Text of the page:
Imagine you’ve been watching the US dollar and Japanese yen for months. According to the fundamentals, USD/JPY is about to make a move.

Convinced the yen will skyrocket, you fill up your JPY bags on the forex markets.

That’s when the news hits: Japan doesn’t want that kind of volatility. The Bank of Japan stymies the meteoric rise of its currency with a foreign exchange intervention. The yen falls in value. You sell at a loss.

But wait! Now the yen is going back up — true to the fundamentals — but you already sold.

Maybe you should have learned about “foreign exchange interventions” before jumping the gun.

What Are Foreign Exchange Interventions?

National governments conduct foreign exchange interventions on the forex markets to stabilize their currencies against volatility. Most major governments — including the United States and Japan — do it, but not all of them.

Intervention is understandable. It works like ballast in the rough seas of the currency markets. When a storm begins to brew, governments open their coffers of reserve currencies to buffer the ups and downs (supposedly).

The US Federal Reserve says it intervenes to “counter disorderly market conditions,” but since the 1990s, interventions by the Fed have been few and far between.

“US FX intervention became much less frequent in the late 1990s. The United States intervened in the FX market on eight different days in 1995, but only twice from August 1995 through December 2006.”

The Fed

Perhaps the drop in US intervention relates to this 1992 article, in which Gerald Anderson and Owen Humpage wrote:

“Although [foreign currency intervention] can sometimes be effective, we argue that, for the United States, it is unnecessary. This country — indeed, any nation with a well-developed money market — need not sell foreign exchange to reduce the supply of its currency.”

That being said, the Fed and other central banks could intervene at any time.

How Foreign Exchange Intervention Works

When “disorderly market conditions” threaten the stability of the US dollar, the Fed may choose to support the dollar against other currency prices. In this case, the Federal Reserve Bank of New York will purchase dollars and sell foreign currencies held in reserve. As of mid-April 2019, the Fed held about $42 billion in foreign currency for this purpose. If it wants to lower the value of the dollar against other currencies, it sells dollars and buys more foreign currency.

It’s similar in Japan. The Bank of Japan says that the Ministry of Finance will purchase US dollars against yen on the forex markets “in response to a sharp rise (appreciation) of the yen.” Conversely, it sells US dollars against the yen “in response to a sharp drop (depreciation) of the yen.”

What Do Seasoned Forex Traders Do When Central Banks Intervene?

Forex beginners don’t always interpret foreign exchange interventions correctly. For example, many make the mistake of believing that intervention works. On the other hand, seasoned forex traders know that — even if intervention works in the short-term — it doesn’t always produce a long-term effect. The underlying economic forces that caused the currency volatility may prevail despite the corrective measures of central banks.

Some forex traders habitually bet against central bank intervention. These traders view foreign exchange intervention as confirmation that the natural direction of the market is correct. As soon as they see the intervention, they’ll take a position against the central bank. It’s necessary to evaluate every intervention on a case-by-case basis.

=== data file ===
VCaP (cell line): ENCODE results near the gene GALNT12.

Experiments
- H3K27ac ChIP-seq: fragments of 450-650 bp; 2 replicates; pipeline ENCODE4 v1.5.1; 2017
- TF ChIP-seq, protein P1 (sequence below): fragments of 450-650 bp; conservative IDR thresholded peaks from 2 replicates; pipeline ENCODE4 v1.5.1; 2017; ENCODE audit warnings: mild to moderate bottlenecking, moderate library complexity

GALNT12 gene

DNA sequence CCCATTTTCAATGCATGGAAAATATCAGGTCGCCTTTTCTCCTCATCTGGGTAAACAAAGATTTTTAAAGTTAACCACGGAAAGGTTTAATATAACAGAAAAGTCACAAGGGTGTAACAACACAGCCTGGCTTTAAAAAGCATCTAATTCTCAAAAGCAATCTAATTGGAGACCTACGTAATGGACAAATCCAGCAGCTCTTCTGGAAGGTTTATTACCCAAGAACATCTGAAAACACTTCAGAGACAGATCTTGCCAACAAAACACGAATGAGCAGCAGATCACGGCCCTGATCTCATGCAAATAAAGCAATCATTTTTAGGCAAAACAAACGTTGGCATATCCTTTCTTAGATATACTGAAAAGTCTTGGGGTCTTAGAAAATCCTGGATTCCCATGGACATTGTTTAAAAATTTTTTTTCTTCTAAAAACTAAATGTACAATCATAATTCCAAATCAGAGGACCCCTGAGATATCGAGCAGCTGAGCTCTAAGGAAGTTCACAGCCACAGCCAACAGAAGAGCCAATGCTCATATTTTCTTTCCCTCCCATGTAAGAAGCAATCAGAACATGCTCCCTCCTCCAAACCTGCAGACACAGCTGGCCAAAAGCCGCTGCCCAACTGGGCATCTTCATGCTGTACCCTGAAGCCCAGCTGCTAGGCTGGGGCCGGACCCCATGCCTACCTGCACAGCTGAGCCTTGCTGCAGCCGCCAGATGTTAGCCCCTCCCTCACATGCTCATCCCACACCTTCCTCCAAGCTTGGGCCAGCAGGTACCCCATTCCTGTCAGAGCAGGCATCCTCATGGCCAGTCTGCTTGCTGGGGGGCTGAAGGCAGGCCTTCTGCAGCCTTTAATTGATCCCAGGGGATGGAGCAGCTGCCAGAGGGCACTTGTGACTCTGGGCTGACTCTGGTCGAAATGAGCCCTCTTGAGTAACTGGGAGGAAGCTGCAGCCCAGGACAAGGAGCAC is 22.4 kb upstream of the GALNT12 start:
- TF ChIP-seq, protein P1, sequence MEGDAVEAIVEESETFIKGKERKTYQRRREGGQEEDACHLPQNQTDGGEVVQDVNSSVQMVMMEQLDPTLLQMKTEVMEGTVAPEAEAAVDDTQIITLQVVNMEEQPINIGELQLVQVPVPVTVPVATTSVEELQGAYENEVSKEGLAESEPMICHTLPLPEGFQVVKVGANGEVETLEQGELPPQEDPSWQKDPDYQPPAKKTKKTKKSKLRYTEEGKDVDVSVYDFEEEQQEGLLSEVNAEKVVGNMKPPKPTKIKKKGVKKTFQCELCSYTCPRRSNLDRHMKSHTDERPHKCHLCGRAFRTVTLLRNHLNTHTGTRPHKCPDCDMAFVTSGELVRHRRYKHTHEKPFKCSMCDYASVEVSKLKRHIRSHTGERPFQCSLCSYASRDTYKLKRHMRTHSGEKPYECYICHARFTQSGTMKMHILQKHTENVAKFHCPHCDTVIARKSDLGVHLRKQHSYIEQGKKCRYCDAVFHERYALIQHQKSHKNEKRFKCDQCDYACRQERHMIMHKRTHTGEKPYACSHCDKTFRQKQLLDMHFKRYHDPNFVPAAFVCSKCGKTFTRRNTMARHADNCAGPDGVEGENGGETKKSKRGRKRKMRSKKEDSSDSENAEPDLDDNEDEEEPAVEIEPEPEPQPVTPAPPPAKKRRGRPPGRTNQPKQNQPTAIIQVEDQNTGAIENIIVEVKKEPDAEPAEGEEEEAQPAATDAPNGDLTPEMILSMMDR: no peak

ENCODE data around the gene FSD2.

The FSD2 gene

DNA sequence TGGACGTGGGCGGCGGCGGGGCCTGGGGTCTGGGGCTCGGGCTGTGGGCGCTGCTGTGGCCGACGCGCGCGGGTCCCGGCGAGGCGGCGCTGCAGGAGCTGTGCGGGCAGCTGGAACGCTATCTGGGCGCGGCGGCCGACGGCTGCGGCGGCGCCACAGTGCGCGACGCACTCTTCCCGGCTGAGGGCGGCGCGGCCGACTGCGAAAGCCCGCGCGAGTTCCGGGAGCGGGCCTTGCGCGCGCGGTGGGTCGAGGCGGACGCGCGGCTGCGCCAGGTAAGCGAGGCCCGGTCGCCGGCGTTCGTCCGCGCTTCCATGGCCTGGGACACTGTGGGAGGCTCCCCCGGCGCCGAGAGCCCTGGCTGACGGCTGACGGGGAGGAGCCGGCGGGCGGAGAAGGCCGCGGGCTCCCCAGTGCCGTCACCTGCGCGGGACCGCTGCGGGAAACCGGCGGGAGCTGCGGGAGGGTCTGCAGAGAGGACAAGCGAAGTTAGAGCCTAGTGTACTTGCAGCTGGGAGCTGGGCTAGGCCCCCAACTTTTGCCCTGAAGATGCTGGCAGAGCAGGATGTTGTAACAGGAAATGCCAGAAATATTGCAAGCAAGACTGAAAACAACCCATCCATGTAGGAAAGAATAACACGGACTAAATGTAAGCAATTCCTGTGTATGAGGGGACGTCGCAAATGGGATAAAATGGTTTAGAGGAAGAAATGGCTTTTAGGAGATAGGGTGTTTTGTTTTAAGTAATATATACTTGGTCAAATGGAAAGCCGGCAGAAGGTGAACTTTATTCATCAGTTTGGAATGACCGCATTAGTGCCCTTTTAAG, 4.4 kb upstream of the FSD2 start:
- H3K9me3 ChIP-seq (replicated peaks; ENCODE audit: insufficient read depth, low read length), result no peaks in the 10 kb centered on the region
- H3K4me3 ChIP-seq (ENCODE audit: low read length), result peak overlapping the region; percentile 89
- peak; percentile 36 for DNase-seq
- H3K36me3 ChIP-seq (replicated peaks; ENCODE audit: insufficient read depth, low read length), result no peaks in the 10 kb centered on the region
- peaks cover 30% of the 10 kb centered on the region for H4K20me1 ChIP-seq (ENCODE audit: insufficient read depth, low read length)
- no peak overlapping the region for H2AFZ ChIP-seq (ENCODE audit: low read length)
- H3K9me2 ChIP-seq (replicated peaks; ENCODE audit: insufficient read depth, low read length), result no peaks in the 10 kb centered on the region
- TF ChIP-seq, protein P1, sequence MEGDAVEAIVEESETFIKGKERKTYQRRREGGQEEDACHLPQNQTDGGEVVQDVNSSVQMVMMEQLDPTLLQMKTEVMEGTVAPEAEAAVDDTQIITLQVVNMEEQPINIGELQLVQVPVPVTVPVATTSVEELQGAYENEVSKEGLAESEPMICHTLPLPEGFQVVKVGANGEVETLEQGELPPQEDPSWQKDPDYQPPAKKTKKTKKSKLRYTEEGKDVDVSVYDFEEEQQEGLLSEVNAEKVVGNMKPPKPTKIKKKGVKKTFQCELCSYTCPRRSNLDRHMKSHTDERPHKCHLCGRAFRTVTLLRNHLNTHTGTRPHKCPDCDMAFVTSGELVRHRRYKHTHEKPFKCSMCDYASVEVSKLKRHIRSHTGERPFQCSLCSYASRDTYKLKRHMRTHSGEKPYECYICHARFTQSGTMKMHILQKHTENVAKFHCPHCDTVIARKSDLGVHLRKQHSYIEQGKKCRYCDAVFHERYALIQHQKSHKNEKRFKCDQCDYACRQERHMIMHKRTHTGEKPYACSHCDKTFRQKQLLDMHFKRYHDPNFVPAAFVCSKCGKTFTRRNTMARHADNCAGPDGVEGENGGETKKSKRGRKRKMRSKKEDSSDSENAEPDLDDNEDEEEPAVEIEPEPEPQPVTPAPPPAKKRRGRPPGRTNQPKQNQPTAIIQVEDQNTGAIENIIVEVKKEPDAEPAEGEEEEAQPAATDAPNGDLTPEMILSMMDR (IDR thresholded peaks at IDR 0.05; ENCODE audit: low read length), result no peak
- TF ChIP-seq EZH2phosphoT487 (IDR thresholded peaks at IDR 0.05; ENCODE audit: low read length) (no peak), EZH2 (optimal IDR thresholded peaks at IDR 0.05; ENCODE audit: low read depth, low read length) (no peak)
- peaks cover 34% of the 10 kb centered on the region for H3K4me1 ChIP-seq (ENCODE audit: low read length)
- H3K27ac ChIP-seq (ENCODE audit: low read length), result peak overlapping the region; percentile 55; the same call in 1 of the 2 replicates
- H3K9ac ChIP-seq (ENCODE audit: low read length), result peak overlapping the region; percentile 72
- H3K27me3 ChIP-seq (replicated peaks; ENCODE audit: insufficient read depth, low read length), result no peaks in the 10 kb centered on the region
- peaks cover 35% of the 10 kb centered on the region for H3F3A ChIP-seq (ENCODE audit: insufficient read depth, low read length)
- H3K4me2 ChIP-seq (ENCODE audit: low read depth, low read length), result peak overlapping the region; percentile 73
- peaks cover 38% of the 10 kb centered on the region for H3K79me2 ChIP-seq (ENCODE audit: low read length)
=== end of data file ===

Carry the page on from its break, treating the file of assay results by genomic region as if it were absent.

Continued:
The most famous example of “betting against a central bank” happened when George Soros took a massive short position against the British pound sterling. The Bank of England tried to intervene, but eventually it had to step aside. As the pound dropped, Soros made a cool $1 billion in profit.

Shinzo Abe in Brussels

What About Japan? Could It Control the Markets?

Japan doesn’t have the best long-term track record when it comes to bolstering its currency, but it may be improving. In September 2010, when the USD/JPY dropped to a 15-year-low of 82.87, the Bank of Japan intervened with a $10 billion USD purchase against the yen on forex. The dollar shot up by 3 percent the same day. The Japanese finance ministry called it a success because it prevented the USD/JPY from rising above the important psychological barrier of 80. Six months later, the USD/JPY eventually crossed the line.

There’s also the fact that — after years of accumulation — the Japanese central bank currently has about $1.2 trillion USD and a whopping $5 trillion worth of yen in its reserve coffers. In other words, Japan has more money in reserve than the value of its entire economy.

That’s a lot of “intervention power.” Even Soros might hesitate to bet against the Bank of Japan.

What Can We Learn From All This?

In conclusion, foreign exchange intervention does affect the forex markets. It can slow things down — even reverse a trend — but just because the market reacts to a central bank doesn’t mean the trend reversal will be permanent.

So be careful. The next time you’re looking at the charts and fundamentals and a government moves to intervene, take a pause and consider your choices carefully. Eventually, just like all seasoned forex traders, you’ll develop your own style for dealing with central banks during “disorderly market conditions.”


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Jeremy Hillpot
Author

Fascinated by emerging technologies and the laws and market trends that follow them, Jeremy Hillpot’s background in consumer-investment fraud litigation and marketing provides a unique perspective on a vast array of topics including investments, startups, cryptocurrencies and the law.

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